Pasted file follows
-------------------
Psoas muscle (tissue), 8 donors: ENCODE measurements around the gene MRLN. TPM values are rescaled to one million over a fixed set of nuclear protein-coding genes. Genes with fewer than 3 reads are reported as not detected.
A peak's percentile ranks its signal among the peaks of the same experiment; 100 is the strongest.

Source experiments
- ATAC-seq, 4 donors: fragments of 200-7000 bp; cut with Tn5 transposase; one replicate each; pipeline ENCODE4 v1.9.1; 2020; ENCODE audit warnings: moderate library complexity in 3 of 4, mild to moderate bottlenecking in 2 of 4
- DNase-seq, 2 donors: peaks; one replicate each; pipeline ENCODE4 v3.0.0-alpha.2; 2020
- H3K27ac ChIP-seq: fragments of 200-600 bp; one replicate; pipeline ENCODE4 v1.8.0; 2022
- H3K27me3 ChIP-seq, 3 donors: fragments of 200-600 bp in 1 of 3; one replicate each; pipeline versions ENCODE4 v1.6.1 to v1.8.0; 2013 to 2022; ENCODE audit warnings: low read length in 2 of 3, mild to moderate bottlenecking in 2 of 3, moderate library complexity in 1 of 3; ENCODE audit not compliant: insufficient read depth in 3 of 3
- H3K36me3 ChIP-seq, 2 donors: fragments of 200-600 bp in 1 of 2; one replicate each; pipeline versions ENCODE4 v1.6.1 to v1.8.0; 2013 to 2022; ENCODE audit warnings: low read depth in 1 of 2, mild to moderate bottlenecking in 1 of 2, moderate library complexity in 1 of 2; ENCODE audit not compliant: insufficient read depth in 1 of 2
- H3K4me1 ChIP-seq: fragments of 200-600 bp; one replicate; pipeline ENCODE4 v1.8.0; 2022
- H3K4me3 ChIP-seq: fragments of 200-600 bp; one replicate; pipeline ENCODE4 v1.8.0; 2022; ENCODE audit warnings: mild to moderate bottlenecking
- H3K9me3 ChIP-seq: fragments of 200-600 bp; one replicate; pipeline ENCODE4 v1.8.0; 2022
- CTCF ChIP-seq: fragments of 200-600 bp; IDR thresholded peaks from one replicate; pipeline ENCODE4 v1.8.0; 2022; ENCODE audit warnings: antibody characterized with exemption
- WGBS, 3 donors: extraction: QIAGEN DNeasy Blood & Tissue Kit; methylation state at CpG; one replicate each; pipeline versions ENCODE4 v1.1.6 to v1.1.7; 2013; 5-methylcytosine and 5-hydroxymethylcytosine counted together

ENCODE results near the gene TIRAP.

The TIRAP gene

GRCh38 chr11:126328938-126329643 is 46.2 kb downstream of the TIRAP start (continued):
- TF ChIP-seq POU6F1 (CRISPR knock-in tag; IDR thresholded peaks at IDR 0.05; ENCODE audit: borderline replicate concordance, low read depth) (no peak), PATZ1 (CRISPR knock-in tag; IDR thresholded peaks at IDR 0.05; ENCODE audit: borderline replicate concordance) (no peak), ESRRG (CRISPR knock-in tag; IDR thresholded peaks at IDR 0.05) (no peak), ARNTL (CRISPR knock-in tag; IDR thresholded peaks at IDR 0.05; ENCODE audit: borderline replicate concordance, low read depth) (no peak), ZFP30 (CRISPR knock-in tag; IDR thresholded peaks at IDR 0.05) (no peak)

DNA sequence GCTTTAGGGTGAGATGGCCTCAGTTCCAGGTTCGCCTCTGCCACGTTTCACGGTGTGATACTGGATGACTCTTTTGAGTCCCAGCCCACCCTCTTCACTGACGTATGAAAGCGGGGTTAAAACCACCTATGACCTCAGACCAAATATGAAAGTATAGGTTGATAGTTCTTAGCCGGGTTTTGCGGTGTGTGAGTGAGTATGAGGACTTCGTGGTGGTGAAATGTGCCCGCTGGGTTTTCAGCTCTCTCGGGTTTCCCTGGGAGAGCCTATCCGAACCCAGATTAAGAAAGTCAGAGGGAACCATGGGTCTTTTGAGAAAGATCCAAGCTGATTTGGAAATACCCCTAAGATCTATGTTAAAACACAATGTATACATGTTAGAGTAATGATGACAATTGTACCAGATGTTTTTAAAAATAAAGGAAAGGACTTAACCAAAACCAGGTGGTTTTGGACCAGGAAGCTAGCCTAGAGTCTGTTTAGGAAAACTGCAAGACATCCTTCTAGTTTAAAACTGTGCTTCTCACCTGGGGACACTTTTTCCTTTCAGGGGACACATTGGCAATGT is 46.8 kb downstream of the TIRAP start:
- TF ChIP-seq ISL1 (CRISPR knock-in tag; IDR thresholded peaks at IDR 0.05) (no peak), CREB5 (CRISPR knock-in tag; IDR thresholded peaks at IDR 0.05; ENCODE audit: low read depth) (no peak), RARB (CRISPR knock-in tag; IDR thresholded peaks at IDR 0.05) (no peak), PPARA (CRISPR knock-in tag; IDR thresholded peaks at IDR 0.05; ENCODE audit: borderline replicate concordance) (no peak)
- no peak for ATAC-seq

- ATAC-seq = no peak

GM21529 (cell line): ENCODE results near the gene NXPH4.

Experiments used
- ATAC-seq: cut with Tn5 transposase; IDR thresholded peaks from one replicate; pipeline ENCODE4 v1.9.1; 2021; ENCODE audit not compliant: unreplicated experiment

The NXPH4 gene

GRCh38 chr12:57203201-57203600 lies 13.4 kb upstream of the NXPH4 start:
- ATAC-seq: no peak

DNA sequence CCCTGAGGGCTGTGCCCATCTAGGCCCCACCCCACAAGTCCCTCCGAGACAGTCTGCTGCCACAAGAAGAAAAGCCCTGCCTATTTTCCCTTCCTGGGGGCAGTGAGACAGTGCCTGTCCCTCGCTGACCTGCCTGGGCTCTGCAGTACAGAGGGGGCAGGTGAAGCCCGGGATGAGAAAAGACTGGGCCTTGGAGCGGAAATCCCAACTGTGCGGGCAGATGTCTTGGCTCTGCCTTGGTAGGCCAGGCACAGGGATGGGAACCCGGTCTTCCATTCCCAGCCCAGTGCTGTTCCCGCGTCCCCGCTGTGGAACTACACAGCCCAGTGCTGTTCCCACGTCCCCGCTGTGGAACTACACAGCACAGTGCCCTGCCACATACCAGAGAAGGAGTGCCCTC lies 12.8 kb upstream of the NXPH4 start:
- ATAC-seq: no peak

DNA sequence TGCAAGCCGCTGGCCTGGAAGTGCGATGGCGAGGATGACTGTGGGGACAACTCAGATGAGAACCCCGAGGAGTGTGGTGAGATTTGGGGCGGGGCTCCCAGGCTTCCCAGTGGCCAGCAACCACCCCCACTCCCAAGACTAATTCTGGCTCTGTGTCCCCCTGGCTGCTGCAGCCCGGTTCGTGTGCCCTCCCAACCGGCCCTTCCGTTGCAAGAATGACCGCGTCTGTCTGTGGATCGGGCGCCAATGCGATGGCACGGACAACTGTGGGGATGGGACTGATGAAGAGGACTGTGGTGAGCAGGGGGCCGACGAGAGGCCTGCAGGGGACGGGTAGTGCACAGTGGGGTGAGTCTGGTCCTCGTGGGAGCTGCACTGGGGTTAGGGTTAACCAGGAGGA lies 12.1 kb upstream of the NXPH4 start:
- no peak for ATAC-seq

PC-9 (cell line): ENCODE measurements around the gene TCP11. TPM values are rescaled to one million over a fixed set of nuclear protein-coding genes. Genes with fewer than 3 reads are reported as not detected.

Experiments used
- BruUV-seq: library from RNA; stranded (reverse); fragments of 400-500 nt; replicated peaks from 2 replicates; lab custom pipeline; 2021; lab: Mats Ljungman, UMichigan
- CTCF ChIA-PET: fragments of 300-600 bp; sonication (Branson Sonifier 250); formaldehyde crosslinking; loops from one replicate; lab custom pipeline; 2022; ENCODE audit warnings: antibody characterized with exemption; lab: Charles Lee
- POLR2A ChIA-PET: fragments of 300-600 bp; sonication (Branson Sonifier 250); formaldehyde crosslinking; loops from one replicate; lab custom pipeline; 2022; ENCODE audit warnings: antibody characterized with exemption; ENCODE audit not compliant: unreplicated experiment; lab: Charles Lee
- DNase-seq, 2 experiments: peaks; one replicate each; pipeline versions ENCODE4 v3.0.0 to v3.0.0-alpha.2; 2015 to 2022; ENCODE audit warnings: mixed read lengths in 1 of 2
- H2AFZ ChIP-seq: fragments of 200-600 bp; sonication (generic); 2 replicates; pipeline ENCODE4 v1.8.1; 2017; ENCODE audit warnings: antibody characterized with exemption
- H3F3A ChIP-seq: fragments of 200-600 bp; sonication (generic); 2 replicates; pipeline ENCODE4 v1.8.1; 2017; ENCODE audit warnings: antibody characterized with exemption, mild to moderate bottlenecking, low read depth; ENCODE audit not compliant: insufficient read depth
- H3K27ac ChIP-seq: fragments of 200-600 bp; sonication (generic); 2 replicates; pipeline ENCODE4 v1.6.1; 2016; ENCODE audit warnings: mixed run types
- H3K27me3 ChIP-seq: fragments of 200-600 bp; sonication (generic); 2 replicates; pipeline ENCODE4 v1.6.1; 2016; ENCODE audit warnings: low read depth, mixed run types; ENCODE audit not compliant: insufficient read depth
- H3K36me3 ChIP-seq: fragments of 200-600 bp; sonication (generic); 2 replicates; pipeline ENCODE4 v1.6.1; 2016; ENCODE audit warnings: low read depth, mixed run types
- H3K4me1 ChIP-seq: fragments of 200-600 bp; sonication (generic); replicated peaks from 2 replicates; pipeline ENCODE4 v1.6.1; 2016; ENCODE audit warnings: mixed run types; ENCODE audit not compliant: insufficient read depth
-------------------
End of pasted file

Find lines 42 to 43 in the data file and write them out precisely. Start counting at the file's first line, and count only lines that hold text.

- H3K36me3 ChIP-seq: fragments of 200-600 bp; sonication (generic); 2 replicates; pipeline ENCODE4 v1.6.1; 2016; ENCODE audit warnings: low read depth, mixed run types
- H3K4me1 ChIP-seq: fragments of 200-600 bp; sonication (generic); replicated peaks from 2 replicates; pipeline ENCODE4 v1.6.1; 2016; ENCODE audit warnings: mixed run types; ENCODE audit not compliant: insufficient read depth